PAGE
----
Once an approval is granted, the FDA may issue enforcement letters or withdraw the approval of the product if compliance with regulatory requirements and standards is not maintained or if problems occur after the drug or biologic reaches the market. Corrective action could delay drug or biologic distribution and require significant time and financial expenditures. Later discovery of previously unknown problems with a drug or biologic, including adverse events of unanticipated severity or frequency, or with manufacturing processes, or failure to comply with regulatory requirements, may result in revisions to the approved labeling to add new safety information; imposition of post-market studies or clinical trials to assess new safety risks; or imposition of distribution or other restrictions under a REMS program. Other potential consequences include, among other things:
|●||restrictions on the marketing or manufacturing of the drug or biologic, suspension of the approval, complete withdrawal of the drug from the market or product recalls;|
|●||fines, warning letters, untitled letters or holds on post-approval clinical trials;|
|●||refusal of the FDA to approve applications or supplements to approved applications, or suspension or revocation of drug or biologic approvals;|
|●||safety alerts, Dear Healthcare Provider letters, press releases or other communications containing warnings or other safety information about the product;|
|●||mandated modification of promotional materials and labeling and issuance of corrective information;|
|●||drug or biologic seizure or detention, or refusal to permit the import or export of products;|
|●||consent decrees, corporate integrity agreements, debarment or exclusion from federal healthcare programs; or|
|●||injunctions or the imposition of civil or criminal penalties.|
Regulation of Companion Diagnostics
We believe that the success of certain of our product candidates may depend, in part, on the development and commercialization of a companion diagnostic. Companion diagnostics identify patients who are most likely to benefit from a particular therapeutic product; identify patients likely to be at increased risk for serious side effects as a result of treatment with a particular therapeutic product; or monitor response to treatment with a particular therapeutic product for the purpose of adjusting treatment to achieve improved safety or effectiveness. Companion diagnostics are regulated as medical devices by the FDA. In the United States, the FD&C Act and its implementing regulations, and other federal and state statutes and regulations govern, among other things, medical device design and development, preclinical and clinical testing, premarket clearance or approval, registration and listing, manufacturing, labeling, storage, advertising and promotion, sales and distribution, export and import, and post-market surveillance. Unless an exemption or FDA exercise of enforcement discretion applies, diagnostic tests generally require marketing clearance or approval from the FDA prior to commercialization. The two primary types of FDA marketing authorization applicable to a medical device are premarket notification, also called 510(k) clearance, and approval of a premarket approval application, or PMA.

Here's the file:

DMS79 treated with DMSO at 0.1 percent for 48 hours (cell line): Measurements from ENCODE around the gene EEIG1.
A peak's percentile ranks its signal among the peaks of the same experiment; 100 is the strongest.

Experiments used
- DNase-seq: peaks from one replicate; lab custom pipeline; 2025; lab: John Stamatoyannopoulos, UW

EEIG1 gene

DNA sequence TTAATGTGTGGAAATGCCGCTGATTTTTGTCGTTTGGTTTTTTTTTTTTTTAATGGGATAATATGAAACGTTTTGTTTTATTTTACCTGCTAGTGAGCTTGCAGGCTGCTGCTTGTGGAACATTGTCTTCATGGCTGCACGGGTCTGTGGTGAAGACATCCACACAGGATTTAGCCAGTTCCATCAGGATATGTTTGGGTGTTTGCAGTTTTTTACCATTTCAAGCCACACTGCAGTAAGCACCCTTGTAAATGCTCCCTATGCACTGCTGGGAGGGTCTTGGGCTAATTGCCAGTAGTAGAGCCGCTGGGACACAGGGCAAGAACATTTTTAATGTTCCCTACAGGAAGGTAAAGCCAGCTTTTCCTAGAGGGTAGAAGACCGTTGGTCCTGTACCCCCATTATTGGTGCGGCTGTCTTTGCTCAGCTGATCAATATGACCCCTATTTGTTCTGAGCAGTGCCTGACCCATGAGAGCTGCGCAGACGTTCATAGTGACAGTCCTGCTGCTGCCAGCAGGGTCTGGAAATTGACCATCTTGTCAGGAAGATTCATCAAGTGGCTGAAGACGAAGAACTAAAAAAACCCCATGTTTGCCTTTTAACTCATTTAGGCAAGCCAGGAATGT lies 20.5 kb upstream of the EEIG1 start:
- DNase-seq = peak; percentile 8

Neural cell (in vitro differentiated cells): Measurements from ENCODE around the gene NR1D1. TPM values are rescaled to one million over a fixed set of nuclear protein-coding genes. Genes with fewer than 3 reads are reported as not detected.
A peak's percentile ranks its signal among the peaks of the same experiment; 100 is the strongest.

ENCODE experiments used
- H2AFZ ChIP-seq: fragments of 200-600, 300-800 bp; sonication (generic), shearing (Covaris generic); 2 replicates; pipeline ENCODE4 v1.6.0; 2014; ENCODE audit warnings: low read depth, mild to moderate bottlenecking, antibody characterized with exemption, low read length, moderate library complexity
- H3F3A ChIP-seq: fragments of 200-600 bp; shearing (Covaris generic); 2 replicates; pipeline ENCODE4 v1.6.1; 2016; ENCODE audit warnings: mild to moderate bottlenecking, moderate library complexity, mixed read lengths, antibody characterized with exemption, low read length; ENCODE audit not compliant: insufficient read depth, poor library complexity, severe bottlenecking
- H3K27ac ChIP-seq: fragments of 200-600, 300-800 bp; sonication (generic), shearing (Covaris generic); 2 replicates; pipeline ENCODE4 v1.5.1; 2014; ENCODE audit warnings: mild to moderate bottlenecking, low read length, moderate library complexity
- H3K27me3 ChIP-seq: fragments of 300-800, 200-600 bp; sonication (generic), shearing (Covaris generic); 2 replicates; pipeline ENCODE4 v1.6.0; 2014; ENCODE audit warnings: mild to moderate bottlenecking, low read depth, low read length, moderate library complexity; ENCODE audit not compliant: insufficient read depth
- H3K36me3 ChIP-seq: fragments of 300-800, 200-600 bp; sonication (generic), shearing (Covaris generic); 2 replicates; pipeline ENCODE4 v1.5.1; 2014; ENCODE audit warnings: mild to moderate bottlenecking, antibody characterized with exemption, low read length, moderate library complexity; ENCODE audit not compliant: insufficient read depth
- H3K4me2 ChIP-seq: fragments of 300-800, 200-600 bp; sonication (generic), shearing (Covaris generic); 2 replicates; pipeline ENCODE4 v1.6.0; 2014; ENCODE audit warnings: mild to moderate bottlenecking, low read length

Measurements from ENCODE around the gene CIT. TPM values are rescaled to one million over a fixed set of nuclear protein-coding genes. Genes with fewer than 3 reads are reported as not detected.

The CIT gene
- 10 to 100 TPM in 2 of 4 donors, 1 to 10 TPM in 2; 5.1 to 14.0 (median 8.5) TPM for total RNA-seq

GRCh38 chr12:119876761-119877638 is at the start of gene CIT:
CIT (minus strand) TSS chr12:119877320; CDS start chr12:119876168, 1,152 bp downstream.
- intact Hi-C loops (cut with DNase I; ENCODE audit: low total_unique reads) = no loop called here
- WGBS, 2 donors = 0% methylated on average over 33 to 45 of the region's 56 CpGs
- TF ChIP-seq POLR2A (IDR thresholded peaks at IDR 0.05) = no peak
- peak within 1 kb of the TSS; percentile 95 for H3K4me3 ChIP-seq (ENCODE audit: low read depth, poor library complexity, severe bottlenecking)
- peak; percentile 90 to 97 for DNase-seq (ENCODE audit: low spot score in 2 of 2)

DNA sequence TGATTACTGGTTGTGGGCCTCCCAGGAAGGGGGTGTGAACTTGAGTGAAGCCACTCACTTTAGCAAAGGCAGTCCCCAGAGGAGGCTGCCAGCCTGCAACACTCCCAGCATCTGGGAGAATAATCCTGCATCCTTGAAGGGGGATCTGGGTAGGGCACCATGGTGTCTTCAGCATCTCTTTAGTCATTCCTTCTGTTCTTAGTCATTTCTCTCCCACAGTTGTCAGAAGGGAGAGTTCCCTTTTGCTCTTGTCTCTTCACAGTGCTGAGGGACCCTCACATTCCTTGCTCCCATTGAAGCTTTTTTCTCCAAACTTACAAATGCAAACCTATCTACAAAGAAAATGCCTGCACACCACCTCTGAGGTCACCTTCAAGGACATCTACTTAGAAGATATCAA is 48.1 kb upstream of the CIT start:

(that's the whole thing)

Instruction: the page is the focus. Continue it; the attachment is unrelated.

To obtain 510(k) clearance for a medical device, or for certain modifications to devices that have received 510(k) clearance, a manufacturer must submit a premarket notification demonstrating that the proposed device is substantially equivalent to a previously cleared 510(k) device or to a pre-amendment device that was in commercial distribution before May 28, 1976, or a predicate device, for which the FDA has not yet called for the submission of a PMA. In making a determination that the device is substantially equivalent to a predicate device, the FDA compares the proposed device to the predicate device or predicate devices and assesses whether the subject device is comparable to the predicate device or predicate devices with respect to intended use, technology, design and other features which could affect safety and effectiveness. If the FDA determines that the subject device is substantially equivalent to the predicate device or predicate devices, the subject device may be cleared for marketing. The 510(k) premarket notification pathway generally takes from three to twelve months from the date the application is completed, but can take significantly longer.
A PMA must be supported by valid scientific evidence, which typically requires extensive data, including technical, preclinical, clinical and manufacturing data, to demonstrate to the FDA’s satisfaction the safety and effectiveness of the device. For diagnostic tests, a PMA typically includes data regarding analytical and clinical validation studies. As part of its review of the PMA, the FDA will conduct a pre-approval inspection of the manufacturing facility or facilities to ensure compliance with the Quality System Regulation, or QSR, which requires manufacturers to follow design, testing, control, documentation and other quality assurance procedures. The FDA’s review of an initial PMA application is required by statute to take between six to ten months, although the process typically takes longer, and may require several years to complete. If the FDA evaluations of both the PMA application and the manufacturing facilities are favorable, the FDA will either issue an approval letter or an approvable letter, which usually contains a number of conditions that must be met in order to secure the final approval of the PMA. If the FDA’s evaluation of the PMA or manufacturing facilities is not favorable, the FDA will deny the approval of the PMA or issue a not approvable letter. A not approvable letter will outline the deficiencies in the application and, where practical, will identify what is necessary to make the PMA approvable. Once granted, PMA approval may be withdrawn by the FDA if compliance with post-approval requirements, conditions of approval or other regulatory standards is not maintained or problems are identified following initial marketing.